Hey man, I am in the same position you were in a couple years back. I am a junior in high school currently and was wondering what you ended up doing? I currently am interested in the medical field and hope to become a doctor one day, but I want to join the army and become a combat medic for a couple years first. I have already taken Human A&P and am working on getting in a lot better shape, because I know I will be running and have to be in excellent shape for this position. Any tips you have or what you did would be great.
Since 2001 when I tried to re-up with Uncle Sam I was told I was to old, to fat, and to ugly for active duty, but that was then and since now with my involvement with the VA, and those various branches of services listed in your Combat Army Medics seeing more action like those Marines and Navy Corpsman as at least I am a member with several of those associations as well ? Along with my plans to help my home state of California as a volunteer as well as Uncle Sam and the rest of US in this sinking ship like at least the same way Bob Denver had as Gilligan, on the TV series longest running re-run show next to Bonanza for the Skipper and those passengers of the mighty Minow, I could at least carry on the tradition of Ranger SF for the Big Ranger, Airman, and Sailor in the Sky " Our old Poppa," for Uncle Sam and maybe save US from at least loosing all of our future plans as a Federation with NASA who I now hear is no longer going to able to make or send Star Ships into space and where we will have to instead catch a stand by flight with our old Russian Counter parts if we even need to use their Zero degree Out House Latrine at their Space Station ? Talk about a " Dear John," letter to our NASA boys who have to still sit in those same space flight pajama suits and get their pants down to relieve the very basic of human needs with out even the paper to print the money to buy more TP paper from Wal-Marts White Cloud let alone in space where I hear no one ever hears you fart ? Well since the doctors at the VA as I all agree I am full of it mastering my own medical injuries and problems thank God no ever lights a match around me when I blow an Angel out of my Arse ? Well there goes my date with Major General Lauree Sutten, head doctor of neurology at Walter Reed Army Hospital as an atomic brain surgeon and double knot spy ? Like Jethro Bodine of the Beverly Hills Billies for his Uncle Jed for my Uncle Sam, as I hear our government will be no longer in business as well in the future as even Captain Cork of the USS Star Ship Enterprise " scourge of the 215, and Terror of the 74," on my Schwinn bicycle Iron Pony I named "Silverware ?" I can't even be Riverside Counties best and number one Panhandler any more at least until I get a doctors release, and what doctor in their right mind would want to release me from a " Catch 22," is beyond me and Cyber Space the final frontier ? ALLONS and Double " Hoo Rah to Yah ! " Sad SAC........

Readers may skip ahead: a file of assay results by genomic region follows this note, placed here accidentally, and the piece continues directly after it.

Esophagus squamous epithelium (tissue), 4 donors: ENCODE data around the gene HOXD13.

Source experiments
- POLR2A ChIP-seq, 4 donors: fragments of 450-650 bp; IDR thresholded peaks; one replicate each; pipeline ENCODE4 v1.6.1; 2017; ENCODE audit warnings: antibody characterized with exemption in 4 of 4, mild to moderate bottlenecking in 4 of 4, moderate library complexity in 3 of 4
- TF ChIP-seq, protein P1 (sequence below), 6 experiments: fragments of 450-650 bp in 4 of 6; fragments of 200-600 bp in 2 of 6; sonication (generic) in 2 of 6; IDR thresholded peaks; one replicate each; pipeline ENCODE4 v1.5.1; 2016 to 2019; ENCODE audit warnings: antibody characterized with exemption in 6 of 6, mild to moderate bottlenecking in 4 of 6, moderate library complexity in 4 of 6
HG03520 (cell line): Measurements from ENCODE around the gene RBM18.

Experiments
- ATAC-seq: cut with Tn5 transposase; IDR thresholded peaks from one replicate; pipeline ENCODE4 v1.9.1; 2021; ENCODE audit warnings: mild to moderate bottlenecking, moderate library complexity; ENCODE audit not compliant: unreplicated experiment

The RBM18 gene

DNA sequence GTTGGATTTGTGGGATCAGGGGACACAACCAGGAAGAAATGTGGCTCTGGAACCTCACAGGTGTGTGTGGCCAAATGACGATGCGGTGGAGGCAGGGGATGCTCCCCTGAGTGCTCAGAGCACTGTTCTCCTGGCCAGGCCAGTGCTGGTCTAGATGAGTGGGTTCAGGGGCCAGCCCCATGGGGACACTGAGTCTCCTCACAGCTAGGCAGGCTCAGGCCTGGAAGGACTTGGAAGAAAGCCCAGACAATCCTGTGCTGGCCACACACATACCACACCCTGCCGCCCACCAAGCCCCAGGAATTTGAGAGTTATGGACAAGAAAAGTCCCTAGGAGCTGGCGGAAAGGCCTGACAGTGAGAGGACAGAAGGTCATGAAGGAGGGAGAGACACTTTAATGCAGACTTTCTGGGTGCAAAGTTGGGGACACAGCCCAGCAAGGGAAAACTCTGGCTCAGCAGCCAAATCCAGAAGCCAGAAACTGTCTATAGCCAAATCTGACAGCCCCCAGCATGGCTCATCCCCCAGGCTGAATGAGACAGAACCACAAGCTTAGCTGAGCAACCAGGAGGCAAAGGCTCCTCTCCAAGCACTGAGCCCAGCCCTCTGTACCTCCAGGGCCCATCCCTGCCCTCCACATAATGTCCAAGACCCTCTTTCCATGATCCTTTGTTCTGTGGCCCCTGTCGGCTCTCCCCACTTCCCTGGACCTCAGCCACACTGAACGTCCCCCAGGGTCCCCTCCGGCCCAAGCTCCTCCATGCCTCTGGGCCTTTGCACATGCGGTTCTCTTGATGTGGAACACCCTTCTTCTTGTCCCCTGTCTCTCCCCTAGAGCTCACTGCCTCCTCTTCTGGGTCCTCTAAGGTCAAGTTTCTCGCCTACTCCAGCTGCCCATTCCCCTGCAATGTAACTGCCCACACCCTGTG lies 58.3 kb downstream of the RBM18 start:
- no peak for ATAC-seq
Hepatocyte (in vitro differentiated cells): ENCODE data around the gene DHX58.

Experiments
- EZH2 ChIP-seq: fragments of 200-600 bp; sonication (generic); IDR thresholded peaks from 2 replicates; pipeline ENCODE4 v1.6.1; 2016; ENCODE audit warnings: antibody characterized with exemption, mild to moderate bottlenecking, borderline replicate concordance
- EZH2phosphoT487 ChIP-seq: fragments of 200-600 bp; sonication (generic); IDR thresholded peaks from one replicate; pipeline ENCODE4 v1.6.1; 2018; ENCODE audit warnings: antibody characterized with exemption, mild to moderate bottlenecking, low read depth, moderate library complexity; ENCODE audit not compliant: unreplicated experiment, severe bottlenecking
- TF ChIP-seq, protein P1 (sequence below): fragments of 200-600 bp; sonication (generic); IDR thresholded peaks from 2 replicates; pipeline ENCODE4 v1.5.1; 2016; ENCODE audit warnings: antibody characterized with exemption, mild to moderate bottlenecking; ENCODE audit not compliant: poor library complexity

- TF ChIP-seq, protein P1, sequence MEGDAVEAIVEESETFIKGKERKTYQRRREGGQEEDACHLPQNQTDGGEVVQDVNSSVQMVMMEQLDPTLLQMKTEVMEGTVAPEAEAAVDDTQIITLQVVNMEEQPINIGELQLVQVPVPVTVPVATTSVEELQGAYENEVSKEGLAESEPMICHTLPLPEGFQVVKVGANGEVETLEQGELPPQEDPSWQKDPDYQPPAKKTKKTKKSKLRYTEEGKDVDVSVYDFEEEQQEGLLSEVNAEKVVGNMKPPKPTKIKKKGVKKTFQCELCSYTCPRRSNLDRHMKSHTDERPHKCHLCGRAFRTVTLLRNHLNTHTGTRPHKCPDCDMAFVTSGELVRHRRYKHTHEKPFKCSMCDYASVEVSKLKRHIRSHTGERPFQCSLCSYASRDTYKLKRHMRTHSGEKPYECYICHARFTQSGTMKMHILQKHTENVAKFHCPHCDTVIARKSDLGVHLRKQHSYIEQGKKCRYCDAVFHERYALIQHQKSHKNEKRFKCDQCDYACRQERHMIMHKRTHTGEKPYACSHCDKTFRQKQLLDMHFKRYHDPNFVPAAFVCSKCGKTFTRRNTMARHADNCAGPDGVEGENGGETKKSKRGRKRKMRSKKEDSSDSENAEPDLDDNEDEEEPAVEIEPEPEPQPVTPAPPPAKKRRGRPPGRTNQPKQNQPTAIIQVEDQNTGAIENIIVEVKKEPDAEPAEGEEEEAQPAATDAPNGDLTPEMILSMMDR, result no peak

P.S. What do you get when you cross a sad sack GI with a Marine Gunnery Sergeant ? A " Gunny Sac of Horse Manure ! " KILROY WAS HERE !
P.P.S. So ends the don't ask don't tell army we all loved so well now that the Queens have come out of the closet and the showers smeeling like Roses and Lavender Larry's ? As where I wasn't being discriminating ? I was just looking for material as one liner jokes for the troops in those fox holes with their pants down around their ankles while the enemy came over their fox holes with fixed bayonets like Bob Hope used to do for our boys in WWII etc., for the USO ?